From comedian Rick Mercer to online "magazine" The Beaverton, Canadian news satire is a thing of beauty — and laughs.
The CBC current affairs send-up show This is That is a proud contributor to this tradition, taking liberties at the expense of serious newsgathering since 2010.
Co-hosts Peter Oldring and Pat Kelly investigate important stories such as downhill climbing (the fastest-growing sport in the Pacific Northwest), baby-proofing the House of Commons and David Bowie, Moose Jaw Zamboni driver.
"We weren't really thinking of a project... it started out as a hobby to try and make ourselves laugh," says producer Chris Kelly of the show's origins.
"We'd always joked about doing a fake CBC news show and we strung together a few stories that became the pilot."
Oldring adds: "We became a summer replacement show, which was terrifying. I don't think too many people internally at the CBC knew what to make of it. But the audience responded that first summer and we were asked if we could do more — six years later we're still doing it!"
Sometimes their stories drew irate phone calls to the CBC from listeners who thought they were real news items.
And the media, in the usual frenzy of 24-hour newsgathering, has also taken them a little too seriously.
"In the beginning, it was accidental. We came along right at the time when fake stories being treated as real stories was starting to happen across the Internet," says Kelly.
"We got caught up in that wave and it's been a kind of happy byproduct."
In 2012, Public Radio International reported as fact a This is That story that said dogs in Montreal were legally obliged to know commands in English and French.
USA Today and the Washington Times reported in 2013 about an U11 soccer organization had decided to play the game less competitively by removing the ball from the game.
And, wonderfully, Harper's reported a This is That story about a Canadian student suing her university for failing to accommodate her allergies to cactuses, escalators, tall people and mauve.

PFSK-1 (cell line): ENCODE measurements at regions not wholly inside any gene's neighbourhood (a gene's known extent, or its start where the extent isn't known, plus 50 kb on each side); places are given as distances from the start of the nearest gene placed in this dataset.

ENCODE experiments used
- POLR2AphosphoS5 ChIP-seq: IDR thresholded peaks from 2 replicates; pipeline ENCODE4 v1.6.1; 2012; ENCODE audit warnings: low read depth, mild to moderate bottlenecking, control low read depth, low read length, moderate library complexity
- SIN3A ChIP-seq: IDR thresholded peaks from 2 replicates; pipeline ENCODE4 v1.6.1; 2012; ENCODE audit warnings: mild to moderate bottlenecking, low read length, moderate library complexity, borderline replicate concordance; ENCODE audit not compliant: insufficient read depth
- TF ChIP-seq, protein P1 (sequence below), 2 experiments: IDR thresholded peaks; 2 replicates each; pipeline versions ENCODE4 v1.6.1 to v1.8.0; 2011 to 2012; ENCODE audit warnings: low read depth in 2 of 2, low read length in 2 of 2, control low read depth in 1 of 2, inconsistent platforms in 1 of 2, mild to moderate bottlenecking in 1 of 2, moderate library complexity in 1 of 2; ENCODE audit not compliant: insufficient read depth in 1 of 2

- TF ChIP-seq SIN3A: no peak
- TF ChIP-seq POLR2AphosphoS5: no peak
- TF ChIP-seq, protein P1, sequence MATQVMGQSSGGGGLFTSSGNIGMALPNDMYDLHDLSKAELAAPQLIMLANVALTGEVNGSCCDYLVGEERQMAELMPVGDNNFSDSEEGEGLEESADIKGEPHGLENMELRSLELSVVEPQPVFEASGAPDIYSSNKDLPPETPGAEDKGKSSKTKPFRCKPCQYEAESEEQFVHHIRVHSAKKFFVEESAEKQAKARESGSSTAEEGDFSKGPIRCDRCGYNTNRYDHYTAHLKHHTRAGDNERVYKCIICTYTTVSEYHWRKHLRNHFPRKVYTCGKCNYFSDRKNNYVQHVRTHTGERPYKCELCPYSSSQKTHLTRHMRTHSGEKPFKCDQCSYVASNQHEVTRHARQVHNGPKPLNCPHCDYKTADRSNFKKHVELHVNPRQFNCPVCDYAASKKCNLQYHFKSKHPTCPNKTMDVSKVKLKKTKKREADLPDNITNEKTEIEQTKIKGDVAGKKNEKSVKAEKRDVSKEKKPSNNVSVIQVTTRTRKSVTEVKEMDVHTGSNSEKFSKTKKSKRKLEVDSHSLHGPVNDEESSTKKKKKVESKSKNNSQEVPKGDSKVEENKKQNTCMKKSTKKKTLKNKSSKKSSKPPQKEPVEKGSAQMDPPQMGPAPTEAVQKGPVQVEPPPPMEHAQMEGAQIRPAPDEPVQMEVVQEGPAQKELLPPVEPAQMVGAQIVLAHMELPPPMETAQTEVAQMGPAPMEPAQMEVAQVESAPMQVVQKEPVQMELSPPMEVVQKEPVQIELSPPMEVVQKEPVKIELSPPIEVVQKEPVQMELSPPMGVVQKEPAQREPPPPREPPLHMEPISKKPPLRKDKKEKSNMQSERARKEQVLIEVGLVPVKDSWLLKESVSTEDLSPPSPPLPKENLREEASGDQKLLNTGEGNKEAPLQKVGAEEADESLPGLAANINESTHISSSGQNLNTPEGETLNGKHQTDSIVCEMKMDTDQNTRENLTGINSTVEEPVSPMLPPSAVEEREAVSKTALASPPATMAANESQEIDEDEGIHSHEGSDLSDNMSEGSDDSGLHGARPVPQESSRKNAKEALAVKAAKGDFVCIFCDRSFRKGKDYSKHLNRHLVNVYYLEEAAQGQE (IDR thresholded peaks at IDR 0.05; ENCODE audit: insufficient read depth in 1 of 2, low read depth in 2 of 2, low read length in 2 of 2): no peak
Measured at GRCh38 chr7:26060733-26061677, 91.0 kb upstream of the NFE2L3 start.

"Once we figured out the power of it, there was a lot of fun to be had. You really make some great points with the satire," Oldring says.
"The format of CBC radio and parodying it is a great jumping-off point for comedy. It allows for these different types of comedy within the framework of the show.
"It's quintessentially Canadian. I don't think it would work anywhere else, actually."
Now Oldring and Kelly are taking This is That on the road.
This is That Live brings its 19-plus show to the Maury Young Arts Centre (MYAC) on Thursday, Feb. 25. Doors open at 7 p.m. Tickets are for aged 19-plus; $27 for WAC members and $29 for non-members.
Kelly says that a Q-and-A session is also part of the show, giving the audience the chance to learn more about how they make their version of the news.
He calls the Whistler visit — only up the highway from their studio location in Vancouver — part of a "piecemeal Canadian tour."
"We're jokingly calling it a 'Good Portion of Canada Tour.' This chunk of it we're focusing on the Prairies and B.C. Then we go to Toronto in March," he says.
Both Kelly and Oldring say they love getting immediate feedback from the audience, but how easy is it to take the This is That show on the road?
"We don't get that back in a studio. It's definitely different from doing it on the radio," Oldring says.
"It's more liberating because you're not focusing on being deadpan or incredibly convincing with the material we're improvising. We open it up more and have more fun. You're playing off the energy of the live audience."
Oldring says that the show has been a delight to be a part of and hopes everyone in the Whistler audience will feel the same way.
At the moment there is no definite plan to have the live show play on the radio.
"We're going to record all the shows and when we finish the tour we're going to listen to it and see if there is something we can play," Kelly says.
"There may be a live one-off special."
For more information and to purchase tickets visit www.artswhistler.com or the MYAC box office.
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